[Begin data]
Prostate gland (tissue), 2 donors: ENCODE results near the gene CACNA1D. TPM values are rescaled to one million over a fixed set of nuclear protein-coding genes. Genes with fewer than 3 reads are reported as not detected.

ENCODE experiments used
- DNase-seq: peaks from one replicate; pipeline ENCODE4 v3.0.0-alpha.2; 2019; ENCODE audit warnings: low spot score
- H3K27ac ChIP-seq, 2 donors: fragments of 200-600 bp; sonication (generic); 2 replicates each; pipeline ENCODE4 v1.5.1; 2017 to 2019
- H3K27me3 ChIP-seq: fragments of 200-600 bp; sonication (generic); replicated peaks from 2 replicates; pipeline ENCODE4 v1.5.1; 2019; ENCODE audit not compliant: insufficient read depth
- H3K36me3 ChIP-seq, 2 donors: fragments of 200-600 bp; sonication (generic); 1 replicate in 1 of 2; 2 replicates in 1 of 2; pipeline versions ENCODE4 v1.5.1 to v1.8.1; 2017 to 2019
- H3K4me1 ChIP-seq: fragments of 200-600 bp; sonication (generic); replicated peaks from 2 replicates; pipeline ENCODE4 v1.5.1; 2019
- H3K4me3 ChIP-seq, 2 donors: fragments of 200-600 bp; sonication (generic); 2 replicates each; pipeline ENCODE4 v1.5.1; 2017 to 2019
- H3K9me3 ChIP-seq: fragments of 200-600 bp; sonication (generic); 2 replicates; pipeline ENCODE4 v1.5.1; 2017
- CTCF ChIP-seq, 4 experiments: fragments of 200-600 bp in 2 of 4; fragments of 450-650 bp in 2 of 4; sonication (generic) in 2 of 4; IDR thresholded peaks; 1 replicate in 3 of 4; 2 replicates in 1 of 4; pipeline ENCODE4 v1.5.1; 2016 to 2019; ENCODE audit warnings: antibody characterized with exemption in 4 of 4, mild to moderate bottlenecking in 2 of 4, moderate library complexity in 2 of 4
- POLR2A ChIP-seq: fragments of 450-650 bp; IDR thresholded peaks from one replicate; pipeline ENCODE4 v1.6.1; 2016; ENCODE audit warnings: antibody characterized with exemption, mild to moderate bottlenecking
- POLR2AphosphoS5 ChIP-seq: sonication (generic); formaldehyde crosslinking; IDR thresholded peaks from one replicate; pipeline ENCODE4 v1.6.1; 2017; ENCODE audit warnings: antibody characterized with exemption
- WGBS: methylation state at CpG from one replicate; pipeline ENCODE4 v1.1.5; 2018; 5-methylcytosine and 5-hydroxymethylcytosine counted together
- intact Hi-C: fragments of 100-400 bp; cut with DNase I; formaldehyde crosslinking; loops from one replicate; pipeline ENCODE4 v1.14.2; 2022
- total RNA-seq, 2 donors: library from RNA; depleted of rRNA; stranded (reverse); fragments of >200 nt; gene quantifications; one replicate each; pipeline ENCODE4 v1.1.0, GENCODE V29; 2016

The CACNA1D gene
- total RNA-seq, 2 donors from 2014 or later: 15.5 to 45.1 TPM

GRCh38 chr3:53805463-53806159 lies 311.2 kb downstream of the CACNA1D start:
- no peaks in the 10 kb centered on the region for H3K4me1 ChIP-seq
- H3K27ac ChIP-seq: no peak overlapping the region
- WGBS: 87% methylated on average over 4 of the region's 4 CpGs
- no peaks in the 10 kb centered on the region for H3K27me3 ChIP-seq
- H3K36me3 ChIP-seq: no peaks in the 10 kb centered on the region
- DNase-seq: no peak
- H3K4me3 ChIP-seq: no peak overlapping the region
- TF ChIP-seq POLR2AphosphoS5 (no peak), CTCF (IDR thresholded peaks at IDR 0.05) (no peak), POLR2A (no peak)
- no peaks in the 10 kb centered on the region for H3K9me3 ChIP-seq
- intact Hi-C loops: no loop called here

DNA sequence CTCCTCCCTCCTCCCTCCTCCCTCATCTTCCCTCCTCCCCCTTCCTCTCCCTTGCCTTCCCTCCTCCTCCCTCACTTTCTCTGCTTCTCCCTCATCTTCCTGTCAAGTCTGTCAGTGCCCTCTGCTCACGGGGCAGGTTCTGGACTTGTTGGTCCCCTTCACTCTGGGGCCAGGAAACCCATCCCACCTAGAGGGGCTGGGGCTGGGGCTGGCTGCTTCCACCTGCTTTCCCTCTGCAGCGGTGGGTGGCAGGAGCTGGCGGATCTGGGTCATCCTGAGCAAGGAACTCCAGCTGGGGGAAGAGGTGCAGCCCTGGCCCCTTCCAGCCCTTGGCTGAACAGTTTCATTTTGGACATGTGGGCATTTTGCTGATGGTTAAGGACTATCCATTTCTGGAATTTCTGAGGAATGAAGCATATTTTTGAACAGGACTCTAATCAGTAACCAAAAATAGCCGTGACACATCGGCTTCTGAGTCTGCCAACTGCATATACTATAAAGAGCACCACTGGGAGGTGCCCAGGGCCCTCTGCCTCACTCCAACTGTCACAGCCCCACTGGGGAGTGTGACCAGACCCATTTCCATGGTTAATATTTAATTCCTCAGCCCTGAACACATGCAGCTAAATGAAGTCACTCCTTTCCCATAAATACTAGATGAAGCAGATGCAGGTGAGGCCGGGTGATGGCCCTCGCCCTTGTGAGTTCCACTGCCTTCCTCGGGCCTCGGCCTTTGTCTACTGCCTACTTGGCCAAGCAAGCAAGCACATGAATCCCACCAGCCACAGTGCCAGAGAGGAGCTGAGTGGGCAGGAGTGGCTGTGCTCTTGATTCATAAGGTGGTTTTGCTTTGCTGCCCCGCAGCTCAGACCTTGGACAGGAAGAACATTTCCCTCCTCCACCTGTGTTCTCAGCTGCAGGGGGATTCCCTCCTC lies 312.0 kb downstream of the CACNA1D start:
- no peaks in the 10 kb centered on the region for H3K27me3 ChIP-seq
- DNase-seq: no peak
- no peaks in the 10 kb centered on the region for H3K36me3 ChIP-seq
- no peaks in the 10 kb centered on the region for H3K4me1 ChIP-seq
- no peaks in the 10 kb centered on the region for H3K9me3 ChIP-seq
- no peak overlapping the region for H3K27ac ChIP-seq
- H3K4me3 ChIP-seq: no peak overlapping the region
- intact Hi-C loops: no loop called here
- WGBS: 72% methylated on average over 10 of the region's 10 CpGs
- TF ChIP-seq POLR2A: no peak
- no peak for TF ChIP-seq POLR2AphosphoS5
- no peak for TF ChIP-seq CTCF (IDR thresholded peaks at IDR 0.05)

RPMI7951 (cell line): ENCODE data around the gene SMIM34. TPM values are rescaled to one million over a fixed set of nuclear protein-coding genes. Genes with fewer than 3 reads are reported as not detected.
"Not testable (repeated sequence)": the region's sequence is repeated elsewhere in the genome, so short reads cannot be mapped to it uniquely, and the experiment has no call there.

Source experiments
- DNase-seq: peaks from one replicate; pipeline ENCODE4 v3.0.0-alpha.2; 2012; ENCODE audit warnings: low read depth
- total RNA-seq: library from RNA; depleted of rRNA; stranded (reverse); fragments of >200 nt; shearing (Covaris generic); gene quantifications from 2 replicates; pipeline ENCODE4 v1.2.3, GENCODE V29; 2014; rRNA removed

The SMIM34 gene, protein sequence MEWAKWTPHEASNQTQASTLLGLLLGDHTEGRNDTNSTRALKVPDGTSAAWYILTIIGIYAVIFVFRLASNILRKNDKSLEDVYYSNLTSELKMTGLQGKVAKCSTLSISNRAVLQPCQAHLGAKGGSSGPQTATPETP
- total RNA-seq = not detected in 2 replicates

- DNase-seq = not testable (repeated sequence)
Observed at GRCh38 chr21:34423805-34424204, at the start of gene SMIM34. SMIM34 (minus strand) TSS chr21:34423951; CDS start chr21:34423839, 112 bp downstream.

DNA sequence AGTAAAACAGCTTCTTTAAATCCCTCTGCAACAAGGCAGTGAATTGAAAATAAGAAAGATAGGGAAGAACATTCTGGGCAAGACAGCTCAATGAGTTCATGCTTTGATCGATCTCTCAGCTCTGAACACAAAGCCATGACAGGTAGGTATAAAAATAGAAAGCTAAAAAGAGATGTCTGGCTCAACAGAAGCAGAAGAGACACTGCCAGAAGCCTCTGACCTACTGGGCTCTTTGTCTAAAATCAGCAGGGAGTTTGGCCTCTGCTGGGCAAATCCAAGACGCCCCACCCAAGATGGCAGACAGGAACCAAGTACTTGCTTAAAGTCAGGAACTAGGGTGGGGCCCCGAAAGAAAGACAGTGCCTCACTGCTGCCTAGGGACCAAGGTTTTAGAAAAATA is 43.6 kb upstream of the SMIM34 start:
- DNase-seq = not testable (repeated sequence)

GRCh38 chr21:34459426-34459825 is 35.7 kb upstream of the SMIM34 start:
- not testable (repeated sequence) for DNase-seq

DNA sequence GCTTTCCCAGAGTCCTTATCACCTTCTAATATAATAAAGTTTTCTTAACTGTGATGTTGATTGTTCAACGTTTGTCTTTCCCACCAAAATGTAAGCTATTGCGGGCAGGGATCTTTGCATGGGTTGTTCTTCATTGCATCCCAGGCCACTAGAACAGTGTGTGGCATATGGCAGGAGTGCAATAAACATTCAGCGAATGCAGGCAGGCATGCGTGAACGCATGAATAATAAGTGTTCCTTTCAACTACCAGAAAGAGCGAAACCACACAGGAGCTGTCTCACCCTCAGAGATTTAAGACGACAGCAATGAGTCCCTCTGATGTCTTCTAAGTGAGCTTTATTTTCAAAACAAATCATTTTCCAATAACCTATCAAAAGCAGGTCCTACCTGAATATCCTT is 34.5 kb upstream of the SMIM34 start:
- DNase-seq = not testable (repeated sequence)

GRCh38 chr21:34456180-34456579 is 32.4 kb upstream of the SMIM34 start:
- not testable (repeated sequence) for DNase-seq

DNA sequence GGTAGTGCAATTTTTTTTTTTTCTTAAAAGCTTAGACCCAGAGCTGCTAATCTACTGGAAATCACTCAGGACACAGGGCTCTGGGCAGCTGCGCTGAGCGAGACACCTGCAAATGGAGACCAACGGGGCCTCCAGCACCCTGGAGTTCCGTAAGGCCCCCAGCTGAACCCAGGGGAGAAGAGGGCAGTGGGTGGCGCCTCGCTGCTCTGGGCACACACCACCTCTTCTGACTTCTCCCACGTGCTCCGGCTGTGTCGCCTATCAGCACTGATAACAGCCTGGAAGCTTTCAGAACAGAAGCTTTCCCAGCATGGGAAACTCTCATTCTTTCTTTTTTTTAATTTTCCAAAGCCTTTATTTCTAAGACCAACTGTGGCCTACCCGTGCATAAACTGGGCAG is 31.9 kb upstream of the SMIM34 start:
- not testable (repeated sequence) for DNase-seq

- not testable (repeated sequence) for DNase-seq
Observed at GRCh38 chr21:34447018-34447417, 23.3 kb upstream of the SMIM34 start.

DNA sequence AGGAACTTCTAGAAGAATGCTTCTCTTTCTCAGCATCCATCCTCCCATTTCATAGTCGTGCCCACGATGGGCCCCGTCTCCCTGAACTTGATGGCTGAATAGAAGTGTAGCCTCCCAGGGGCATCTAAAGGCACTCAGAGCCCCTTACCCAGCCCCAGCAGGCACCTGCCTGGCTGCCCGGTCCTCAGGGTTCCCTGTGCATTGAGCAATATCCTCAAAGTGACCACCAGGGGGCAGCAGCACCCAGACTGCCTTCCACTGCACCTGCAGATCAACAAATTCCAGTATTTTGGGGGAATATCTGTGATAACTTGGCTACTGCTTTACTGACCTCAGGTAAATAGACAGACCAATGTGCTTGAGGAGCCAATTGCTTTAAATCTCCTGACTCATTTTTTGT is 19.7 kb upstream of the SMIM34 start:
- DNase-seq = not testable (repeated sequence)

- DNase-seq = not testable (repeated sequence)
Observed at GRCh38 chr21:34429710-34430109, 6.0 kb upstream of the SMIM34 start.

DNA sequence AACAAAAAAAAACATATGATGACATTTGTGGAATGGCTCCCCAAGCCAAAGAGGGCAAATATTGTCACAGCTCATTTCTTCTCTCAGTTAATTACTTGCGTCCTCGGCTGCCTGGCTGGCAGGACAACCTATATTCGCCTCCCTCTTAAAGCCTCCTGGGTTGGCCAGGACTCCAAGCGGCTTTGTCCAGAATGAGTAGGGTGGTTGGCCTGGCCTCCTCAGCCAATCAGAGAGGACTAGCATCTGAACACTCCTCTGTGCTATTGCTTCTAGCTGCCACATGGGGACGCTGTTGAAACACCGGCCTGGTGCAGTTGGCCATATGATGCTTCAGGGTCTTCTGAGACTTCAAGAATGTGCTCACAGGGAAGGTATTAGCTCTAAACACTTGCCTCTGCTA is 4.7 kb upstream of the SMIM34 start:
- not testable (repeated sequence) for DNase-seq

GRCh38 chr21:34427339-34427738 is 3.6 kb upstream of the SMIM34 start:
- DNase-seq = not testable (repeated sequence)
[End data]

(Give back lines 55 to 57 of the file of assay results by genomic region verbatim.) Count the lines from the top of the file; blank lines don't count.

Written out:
DNA sequence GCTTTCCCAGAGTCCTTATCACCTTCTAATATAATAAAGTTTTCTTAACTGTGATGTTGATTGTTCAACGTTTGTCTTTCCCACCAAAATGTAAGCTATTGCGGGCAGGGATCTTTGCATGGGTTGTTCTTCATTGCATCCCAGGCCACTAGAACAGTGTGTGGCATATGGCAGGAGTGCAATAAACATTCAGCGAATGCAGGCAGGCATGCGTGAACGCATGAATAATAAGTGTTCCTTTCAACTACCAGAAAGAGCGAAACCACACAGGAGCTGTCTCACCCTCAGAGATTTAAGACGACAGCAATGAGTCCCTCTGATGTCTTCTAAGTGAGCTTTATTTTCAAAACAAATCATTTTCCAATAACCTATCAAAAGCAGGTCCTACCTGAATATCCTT is 34.5 kb upstream of the SMIM34 start:
- DNase-seq = not testable (repeated sequence)

GRCh38 chr21:34456180-34456579 is 32.4 kb upstream of the SMIM34 start: